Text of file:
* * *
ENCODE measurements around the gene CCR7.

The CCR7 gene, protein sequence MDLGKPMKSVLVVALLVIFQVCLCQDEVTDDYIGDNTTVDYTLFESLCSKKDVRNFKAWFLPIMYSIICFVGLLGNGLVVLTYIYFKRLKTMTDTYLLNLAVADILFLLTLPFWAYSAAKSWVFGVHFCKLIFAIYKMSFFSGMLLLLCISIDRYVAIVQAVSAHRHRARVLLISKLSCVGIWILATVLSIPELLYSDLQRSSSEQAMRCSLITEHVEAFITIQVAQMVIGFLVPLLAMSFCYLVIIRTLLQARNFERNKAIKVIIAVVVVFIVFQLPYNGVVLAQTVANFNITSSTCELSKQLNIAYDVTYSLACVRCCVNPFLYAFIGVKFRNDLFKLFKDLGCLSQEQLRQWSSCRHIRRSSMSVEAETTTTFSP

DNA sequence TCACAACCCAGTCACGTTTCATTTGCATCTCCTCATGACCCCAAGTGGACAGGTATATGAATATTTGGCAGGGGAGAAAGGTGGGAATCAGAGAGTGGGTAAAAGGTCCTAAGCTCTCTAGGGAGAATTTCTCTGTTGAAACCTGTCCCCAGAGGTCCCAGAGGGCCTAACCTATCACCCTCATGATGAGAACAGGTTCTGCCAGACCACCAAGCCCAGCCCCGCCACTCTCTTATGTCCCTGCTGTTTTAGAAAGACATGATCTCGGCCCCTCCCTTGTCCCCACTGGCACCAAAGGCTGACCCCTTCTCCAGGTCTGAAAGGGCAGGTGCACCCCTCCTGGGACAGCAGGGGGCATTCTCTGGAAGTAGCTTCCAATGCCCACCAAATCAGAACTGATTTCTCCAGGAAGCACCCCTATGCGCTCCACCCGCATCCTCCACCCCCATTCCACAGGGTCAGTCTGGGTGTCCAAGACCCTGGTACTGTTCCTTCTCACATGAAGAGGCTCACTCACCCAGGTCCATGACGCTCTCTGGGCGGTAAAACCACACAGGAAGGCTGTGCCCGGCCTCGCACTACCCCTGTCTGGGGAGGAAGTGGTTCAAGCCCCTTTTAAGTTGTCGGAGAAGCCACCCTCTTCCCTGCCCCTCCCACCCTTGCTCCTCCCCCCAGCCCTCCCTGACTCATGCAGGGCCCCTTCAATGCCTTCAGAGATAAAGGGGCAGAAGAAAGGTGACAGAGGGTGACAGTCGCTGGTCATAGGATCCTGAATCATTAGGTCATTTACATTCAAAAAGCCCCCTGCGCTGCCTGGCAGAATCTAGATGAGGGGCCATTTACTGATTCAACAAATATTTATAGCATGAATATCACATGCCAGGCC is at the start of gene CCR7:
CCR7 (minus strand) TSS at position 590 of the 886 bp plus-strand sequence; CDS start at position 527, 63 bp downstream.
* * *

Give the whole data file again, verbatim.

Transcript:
ENCODE measurements around the gene CCR7.

The CCR7 gene, protein sequence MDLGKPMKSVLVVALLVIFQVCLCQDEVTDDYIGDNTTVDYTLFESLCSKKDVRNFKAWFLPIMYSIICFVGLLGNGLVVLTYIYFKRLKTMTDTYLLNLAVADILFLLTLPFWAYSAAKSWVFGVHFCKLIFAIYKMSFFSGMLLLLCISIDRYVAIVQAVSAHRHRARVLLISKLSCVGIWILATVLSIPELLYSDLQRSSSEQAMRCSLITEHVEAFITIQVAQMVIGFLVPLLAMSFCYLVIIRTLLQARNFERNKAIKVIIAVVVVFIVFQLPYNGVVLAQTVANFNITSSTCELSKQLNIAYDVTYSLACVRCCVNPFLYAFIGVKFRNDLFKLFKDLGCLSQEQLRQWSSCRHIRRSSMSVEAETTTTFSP

DNA sequence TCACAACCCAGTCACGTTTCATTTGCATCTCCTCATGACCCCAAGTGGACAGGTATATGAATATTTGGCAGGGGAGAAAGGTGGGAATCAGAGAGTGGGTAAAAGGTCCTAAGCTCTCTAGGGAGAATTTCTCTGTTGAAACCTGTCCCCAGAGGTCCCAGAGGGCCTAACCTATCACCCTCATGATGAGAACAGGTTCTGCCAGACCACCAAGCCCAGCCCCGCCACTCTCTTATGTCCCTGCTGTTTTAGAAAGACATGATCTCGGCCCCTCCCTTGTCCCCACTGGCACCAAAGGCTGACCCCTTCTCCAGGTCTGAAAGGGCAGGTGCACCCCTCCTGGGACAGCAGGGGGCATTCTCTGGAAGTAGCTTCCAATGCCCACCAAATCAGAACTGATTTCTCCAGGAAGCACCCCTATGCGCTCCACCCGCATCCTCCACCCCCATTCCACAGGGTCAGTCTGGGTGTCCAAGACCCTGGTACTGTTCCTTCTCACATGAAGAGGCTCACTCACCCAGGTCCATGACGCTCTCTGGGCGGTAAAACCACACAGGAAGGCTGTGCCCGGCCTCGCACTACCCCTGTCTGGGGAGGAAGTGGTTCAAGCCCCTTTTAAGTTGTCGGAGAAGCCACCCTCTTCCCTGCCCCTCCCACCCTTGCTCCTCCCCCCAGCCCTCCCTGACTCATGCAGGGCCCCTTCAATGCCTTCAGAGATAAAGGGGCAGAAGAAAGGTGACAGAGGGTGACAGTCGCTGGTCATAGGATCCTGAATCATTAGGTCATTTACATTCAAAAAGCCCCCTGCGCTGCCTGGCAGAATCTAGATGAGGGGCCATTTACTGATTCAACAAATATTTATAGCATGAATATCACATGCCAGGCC is at the start of gene CCR7:
CCR7 (minus strand) TSS at position 590 of the 886 bp plus-strand sequence; CDS start at position 527, 63 bp downstream.